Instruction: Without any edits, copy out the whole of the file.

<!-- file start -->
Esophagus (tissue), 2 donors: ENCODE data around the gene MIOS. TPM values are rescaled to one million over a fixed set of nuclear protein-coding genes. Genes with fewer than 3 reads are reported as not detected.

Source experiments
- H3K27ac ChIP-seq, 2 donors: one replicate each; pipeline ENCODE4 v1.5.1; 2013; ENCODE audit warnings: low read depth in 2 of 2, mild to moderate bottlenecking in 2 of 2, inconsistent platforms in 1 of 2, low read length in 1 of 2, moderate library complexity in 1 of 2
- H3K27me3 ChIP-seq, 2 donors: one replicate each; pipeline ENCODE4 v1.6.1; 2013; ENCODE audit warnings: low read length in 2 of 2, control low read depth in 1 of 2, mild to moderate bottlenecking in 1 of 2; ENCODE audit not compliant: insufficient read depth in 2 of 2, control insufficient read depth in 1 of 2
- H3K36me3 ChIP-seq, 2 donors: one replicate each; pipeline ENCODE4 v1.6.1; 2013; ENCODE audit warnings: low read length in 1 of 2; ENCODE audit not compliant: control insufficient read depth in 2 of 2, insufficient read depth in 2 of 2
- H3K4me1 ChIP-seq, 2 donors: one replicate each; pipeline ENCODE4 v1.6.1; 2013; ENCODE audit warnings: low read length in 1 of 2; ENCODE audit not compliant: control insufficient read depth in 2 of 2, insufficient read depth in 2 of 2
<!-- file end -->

Esophagus (tissue), 2 donors: ENCODE data around the gene MIOS. TPM values are rescaled to one million over a fixed set of nuclear protein-coding genes. Genes with fewer than 3 reads are reported as not detected.

Source experiments
- H3K27ac ChIP-seq, 2 donors: one replicate each; pipeline ENCODE4 v1.5.1; 2013; ENCODE audit warnings: low read depth in 2 of 2, mild to moderate bottlenecking in 2 of 2, inconsistent platforms in 1 of 2, low read length in 1 of 2, moderate library complexity in 1 of 2
- H3K27me3 ChIP-seq, 2 donors: one replicate each; pipeline ENCODE4 v1.6.1; 2013; ENCODE audit warnings: low read length in 2 of 2, control low read depth in 1 of 2, mild to moderate bottlenecking in 1 of 2; ENCODE audit not compliant: insufficient read depth in 2 of 2, control insufficient read depth in 1 of 2
- H3K36me3 ChIP-seq, 2 donors: one replicate each; pipeline ENCODE4 v1.6.1; 2013; ENCODE audit warnings: low read length in 1 of 2; ENCODE audit not compliant: control insufficient read depth in 2 of 2, insufficient read depth in 2 of 2
- H3K4me1 ChIP-seq, 2 donors: one replicate each; pipeline ENCODE4 v1.6.1; 2013; ENCODE audit warnings: low read length in 1 of 2; ENCODE audit not compliant: control insufficient read depth in 2 of 2, insufficient read depth in 2 of 2